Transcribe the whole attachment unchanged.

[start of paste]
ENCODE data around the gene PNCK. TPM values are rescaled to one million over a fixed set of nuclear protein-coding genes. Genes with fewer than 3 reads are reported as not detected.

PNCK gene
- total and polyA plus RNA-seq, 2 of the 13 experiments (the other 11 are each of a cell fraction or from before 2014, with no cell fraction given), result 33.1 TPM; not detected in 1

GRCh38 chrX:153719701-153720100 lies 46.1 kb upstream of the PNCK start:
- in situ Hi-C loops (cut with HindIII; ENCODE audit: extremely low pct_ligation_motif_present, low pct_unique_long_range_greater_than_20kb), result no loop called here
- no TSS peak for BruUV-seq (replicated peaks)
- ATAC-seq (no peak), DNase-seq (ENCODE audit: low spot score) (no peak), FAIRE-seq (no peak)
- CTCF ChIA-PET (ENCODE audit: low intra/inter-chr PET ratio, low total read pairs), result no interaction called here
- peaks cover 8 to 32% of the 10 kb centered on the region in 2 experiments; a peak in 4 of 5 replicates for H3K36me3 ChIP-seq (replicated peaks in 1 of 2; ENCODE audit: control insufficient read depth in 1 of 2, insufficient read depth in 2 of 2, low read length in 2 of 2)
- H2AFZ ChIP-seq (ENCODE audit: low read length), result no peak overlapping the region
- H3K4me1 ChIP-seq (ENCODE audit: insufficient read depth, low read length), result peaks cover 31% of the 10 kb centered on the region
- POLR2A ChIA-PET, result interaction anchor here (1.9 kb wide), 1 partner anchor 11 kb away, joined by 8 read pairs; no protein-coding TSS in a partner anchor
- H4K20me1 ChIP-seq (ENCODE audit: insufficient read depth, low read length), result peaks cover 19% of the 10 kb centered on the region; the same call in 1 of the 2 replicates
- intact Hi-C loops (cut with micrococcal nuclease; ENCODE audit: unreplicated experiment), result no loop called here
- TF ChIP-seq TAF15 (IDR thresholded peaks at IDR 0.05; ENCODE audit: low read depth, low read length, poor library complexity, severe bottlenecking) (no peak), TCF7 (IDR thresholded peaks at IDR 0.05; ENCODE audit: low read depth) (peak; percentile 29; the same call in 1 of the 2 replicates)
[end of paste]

ENCODE data around the gene PNCK. TPM values are rescaled to one million over a fixed set of nuclear protein-coding genes. Genes with fewer than 3 reads are reported as not detected.

PNCK gene
- total and polyA plus RNA-seq, 2 of the 13 experiments (the other 11 are each of a cell fraction or from before 2014, with no cell fraction given), result 33.1 TPM; not detected in 1

GRCh38 chrX:153719701-153720100 lies 46.1 kb upstream of the PNCK start:
- in situ Hi-C loops (cut with HindIII; ENCODE audit: extremely low pct_ligation_motif_present, low pct_unique_long_range_greater_than_20kb), result no loop called here
- no TSS peak for BruUV-seq (replicated peaks)
- ATAC-seq (no peak), DNase-seq (ENCODE audit: low spot score) (no peak), FAIRE-seq (no peak)
- CTCF ChIA-PET (ENCODE audit: low intra/inter-chr PET ratio, low total read pairs), result no interaction called here
- peaks cover 8 to 32% of the 10 kb centered on the region in 2 experiments; a peak in 4 of 5 replicates for H3K36me3 ChIP-seq (replicated peaks in 1 of 2; ENCODE audit: control insufficient read depth in 1 of 2, insufficient read depth in 2 of 2, low read length in 2 of 2)
- H2AFZ ChIP-seq (ENCODE audit: low read length), result no peak overlapping the region
- H3K4me1 ChIP-seq (ENCODE audit: insufficient read depth, low read length), result peaks cover 31% of the 10 kb centered on the region
- POLR2A ChIA-PET, result interaction anchor here (1.9 kb wide), 1 partner anchor 11 kb away, joined by 8 read pairs; no protein-coding TSS in a partner anchor
- H4K20me1 ChIP-seq (ENCODE audit: insufficient read depth, low read length), result peaks cover 19% of the 10 kb centered on the region; the same call in 1 of the 2 replicates
- intact Hi-C loops (cut with micrococcal nuclease; ENCODE audit: unreplicated experiment), result no loop called here
- TF ChIP-seq TAF15 (IDR thresholded peaks at IDR 0.05; ENCODE audit: low read depth, low read length, poor library complexity, severe bottlenecking) (no peak), TCF7 (IDR thresholded peaks at IDR 0.05; ENCODE audit: low read depth) (peak; percentile 29; the same call in 1 of the 2 replicates)